ON many tablelands farms ewes and cows are either close to or have lambed or calved. We all know that the developing foetus needs calcium to build bones and that milk is rich in calcium.
So should we supplement late pregnant and lactating livestock with calcium to help them through this time of high demand?
Unfortunately, this is not a simple question. Dairy researchers decades ago showed that a high calcium ration prior to calving resulted in more cases of hypocalcaemia (milk fever) than if cows were fed a low calcium ration pre-calving.
Cattle and other animals have mechanisms to increase calcium supply by absorbing more through their intestines and kidneys and by pulling it from their reserves in the skeleton. However, these mechanisms take about 4-6 weeks to switch on.
These mechanisms are encouraged when cows are fed a low calcium ration whereas on a high calcium ration, the cow’s metabolism recognises no need to be ready to increase calcium supply. Therefore, cows not adjusted to extracting calcium efficiently from feed and bones are caught short and collapse with milk fever.
This also occurs in sheep but ewes have a different pattern of calcium demand than cows.
Cows face a predictable massive increase in calcium demand close to calving as the udder fills with milk. This is when cows usually suffer from milk fever. However, ewes face a bigger calcium demand well before lambing, as they need calcium to build the new bones of multiple foetuses over a shorter gestation.
This means that ewes, and especially mature multiple bearing ewes are in a precarious state for calcium from about six weeks before lambing until six weeks after lambing.
Hypocalcaemia (milk fever) is rare in beef cows although we sometimes see it in association with low magnesium levels in grass tetany. So I don’t think cows need calcium supplementation prior to calving or during lactation except under three circumstances.
Calcium may help prevent grass tetany so the addition of lime to a magnesium supplement is warranted. Secondly, cows on grazing cereals can suffer hypocalcaemia and grass tetany and should be supplemented with lime, salt and magnesium oxide. Thirdly, as cereal grains are low in calcium, cattle should be supplemented during periods of prolonged grain feeding.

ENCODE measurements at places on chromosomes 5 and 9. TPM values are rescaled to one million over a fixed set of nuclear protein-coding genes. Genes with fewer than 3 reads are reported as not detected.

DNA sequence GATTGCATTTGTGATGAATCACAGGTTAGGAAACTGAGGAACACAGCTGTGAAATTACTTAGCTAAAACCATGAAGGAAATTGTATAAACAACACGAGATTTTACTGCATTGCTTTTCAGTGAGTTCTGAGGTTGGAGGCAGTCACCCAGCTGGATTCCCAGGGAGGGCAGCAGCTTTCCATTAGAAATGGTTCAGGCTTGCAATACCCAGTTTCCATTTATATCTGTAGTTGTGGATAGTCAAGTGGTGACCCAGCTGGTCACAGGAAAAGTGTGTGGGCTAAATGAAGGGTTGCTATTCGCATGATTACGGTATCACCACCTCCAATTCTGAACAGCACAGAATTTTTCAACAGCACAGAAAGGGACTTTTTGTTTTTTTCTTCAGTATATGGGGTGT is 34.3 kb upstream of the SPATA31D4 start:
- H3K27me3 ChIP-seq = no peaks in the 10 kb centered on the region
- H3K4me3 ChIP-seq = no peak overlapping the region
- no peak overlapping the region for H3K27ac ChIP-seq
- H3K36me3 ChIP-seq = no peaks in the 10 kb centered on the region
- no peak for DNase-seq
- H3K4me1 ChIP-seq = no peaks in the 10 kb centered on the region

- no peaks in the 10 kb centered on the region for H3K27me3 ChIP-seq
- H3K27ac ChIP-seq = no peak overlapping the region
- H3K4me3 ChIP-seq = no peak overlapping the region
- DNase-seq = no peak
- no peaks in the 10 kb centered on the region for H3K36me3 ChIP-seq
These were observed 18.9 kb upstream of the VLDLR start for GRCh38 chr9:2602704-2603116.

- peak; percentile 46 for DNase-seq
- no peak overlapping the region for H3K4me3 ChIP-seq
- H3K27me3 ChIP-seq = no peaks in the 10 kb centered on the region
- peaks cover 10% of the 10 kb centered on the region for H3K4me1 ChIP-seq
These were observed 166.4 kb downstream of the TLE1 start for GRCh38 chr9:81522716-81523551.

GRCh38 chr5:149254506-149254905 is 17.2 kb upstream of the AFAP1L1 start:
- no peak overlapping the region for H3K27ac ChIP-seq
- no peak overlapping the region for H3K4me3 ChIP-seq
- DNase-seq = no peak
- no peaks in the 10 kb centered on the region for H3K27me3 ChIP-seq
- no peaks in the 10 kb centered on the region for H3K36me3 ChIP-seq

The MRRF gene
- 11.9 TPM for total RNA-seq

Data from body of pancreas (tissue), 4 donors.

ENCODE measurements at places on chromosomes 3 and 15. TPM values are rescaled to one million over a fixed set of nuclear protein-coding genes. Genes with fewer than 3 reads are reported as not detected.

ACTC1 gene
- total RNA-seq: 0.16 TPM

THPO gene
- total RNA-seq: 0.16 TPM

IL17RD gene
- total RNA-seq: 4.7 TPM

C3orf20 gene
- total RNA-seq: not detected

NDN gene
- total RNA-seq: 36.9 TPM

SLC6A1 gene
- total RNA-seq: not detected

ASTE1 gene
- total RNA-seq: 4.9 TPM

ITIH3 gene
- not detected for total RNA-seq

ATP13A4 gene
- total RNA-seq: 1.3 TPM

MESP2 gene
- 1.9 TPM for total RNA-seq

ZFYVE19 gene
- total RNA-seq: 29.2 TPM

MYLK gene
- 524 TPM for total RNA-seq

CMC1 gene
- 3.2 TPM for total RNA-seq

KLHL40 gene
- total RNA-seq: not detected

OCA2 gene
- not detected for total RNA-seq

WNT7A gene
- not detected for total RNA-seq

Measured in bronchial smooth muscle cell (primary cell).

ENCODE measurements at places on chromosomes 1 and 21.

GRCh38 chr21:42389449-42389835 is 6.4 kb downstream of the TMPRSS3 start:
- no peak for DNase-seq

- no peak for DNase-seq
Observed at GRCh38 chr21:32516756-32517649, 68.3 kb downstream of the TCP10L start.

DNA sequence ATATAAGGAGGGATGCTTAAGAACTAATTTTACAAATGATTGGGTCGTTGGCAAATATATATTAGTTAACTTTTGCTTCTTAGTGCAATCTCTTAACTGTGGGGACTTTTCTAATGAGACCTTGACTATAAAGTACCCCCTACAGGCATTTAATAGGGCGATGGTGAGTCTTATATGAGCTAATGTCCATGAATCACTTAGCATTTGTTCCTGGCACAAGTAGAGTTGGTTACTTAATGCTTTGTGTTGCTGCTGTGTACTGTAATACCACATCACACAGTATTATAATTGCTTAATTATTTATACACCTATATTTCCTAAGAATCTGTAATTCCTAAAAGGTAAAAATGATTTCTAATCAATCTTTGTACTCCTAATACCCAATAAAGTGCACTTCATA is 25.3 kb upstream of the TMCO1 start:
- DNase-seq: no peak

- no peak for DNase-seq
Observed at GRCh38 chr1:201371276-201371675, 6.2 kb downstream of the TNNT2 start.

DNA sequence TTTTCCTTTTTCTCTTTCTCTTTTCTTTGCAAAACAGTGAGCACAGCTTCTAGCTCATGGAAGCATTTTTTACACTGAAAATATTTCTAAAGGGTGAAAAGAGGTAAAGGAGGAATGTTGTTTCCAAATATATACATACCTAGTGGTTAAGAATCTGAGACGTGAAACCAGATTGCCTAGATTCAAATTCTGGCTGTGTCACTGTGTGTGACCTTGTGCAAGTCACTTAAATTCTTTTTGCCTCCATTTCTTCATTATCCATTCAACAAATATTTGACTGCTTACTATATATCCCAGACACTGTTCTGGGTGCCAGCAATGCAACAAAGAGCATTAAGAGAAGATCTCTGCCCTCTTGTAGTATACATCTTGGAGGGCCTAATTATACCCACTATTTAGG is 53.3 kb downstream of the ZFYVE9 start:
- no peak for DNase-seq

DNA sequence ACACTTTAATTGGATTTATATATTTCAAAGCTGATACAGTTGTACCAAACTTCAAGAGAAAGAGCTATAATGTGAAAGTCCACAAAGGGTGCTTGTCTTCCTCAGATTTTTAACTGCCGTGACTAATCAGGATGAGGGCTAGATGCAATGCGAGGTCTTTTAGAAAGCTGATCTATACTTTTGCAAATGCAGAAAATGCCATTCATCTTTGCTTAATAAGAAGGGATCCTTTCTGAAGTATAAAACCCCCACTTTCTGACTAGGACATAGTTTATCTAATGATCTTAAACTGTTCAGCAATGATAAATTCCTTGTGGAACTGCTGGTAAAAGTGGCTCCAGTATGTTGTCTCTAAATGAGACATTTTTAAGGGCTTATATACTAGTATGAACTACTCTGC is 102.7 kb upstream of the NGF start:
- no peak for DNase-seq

We most commonly see hypocalcaemia in ewes if they are held off feed close to lambing. Producers who shear or crutch pre-lambing always run this risk (plus the risk of pregnancy toxaemia) and therefore need to move heavily pregnant sheep in and out of yards as efficiently as possible. Farmers should also have flow packs of calcium and energy on hand for emergencies.
Otherwise, we rarely see hypocalcaemia in ewes leading me to consider that in general we don’t need to supplement pregnant and lactating ewes with calcium. As with cattle, some exceptions apply. Grazing cereals (especially grazing wheats) are low in sodium, magnesium and sometimes calcium. Pregnant or lactating ewes on cereal crops should be supplemented, as should sheep fed grain for prolonged periods.
If it is your practice to supplement ewes with calcium, I advise that you should not do this in early pregnancy (in ewes) and during pregnancy at all for cows to enable the bodily mechanism to switch on to absorbing more calcium from feed and bones. However, late pregnant and lactating ewes and lactating cows may benefit from calcium supplementation.
Finally, it is not always easy to tell whether ewes are suffering from pregnancy toxaemia compared to hypocalcaemia or some other condition close to lambing. Pregnancy toxaemia only occurs before lambing whereas milk fever can occur before lambing (especially if ewes are held off feed) or during lactation.
Ewes with pregnancy toxaemia remain on their feet for a day or two but seem blind and vacant. Ewes with milk fever, at least in the early stages of the disease remain bright and alert but collapse and are too weak to stand.
In advanced cases, pregnancy toxaemia can resemble milk fever but can also look similar to ewes sick from other conditions such as mastitis or bearing a dead lamb. As the management of these conditions is quite different, a diagnosis is important.